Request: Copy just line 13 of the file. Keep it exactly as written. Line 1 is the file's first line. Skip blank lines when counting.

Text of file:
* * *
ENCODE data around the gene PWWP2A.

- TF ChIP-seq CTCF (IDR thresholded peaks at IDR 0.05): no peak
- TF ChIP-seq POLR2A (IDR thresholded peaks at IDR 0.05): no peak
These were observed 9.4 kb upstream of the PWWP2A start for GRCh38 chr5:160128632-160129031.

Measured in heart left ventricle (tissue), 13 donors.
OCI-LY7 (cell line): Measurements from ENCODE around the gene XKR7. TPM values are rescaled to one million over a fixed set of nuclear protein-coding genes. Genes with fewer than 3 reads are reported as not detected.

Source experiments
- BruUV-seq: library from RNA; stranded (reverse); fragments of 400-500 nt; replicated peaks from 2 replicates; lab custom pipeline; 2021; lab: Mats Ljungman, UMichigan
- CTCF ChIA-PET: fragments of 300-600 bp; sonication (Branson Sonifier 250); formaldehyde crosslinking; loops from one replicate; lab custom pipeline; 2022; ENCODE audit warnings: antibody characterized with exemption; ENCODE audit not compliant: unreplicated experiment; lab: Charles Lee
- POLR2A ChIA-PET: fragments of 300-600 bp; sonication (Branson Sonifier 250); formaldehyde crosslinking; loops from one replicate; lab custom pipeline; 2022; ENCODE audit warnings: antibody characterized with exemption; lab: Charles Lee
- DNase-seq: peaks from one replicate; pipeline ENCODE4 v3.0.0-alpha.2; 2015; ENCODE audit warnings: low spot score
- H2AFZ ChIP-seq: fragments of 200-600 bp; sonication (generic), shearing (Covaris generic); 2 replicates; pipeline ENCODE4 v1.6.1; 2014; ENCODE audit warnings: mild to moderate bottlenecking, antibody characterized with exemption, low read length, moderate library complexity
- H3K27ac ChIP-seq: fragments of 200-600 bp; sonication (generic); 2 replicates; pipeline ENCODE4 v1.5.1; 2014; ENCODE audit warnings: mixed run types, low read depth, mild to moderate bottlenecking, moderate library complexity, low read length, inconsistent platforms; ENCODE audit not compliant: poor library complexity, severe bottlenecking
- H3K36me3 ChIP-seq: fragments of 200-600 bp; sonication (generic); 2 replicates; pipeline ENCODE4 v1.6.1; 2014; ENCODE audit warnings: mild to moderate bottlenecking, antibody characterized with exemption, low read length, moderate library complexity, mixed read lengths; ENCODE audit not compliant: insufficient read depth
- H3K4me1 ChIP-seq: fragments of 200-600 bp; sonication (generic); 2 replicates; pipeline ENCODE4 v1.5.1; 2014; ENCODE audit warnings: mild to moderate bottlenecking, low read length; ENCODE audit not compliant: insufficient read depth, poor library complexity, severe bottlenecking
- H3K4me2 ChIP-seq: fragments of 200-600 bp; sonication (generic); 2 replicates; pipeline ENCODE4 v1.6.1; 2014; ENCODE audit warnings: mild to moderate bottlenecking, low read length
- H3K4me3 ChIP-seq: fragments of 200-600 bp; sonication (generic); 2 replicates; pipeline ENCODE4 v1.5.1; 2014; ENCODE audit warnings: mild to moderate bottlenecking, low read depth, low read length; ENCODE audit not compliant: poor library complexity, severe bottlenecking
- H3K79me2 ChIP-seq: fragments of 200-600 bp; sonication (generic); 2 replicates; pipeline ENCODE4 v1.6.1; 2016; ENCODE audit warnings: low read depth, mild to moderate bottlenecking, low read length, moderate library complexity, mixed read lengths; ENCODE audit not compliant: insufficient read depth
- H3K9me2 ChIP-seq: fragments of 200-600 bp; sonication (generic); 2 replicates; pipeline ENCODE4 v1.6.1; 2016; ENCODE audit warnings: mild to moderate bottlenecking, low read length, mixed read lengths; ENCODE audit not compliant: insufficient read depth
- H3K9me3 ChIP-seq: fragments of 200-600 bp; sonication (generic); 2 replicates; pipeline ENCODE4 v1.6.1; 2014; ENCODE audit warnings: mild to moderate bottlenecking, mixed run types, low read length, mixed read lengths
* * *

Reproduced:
- H3K27ac ChIP-seq: fragments of 200-600 bp; sonication (generic); 2 replicates; pipeline ENCODE4 v1.5.1; 2014; ENCODE audit warnings: mixed run types, low read depth, mild to moderate bottlenecking, moderate library complexity, low read length, inconsistent platforms; ENCODE audit not compliant: poor library complexity, severe bottlenecking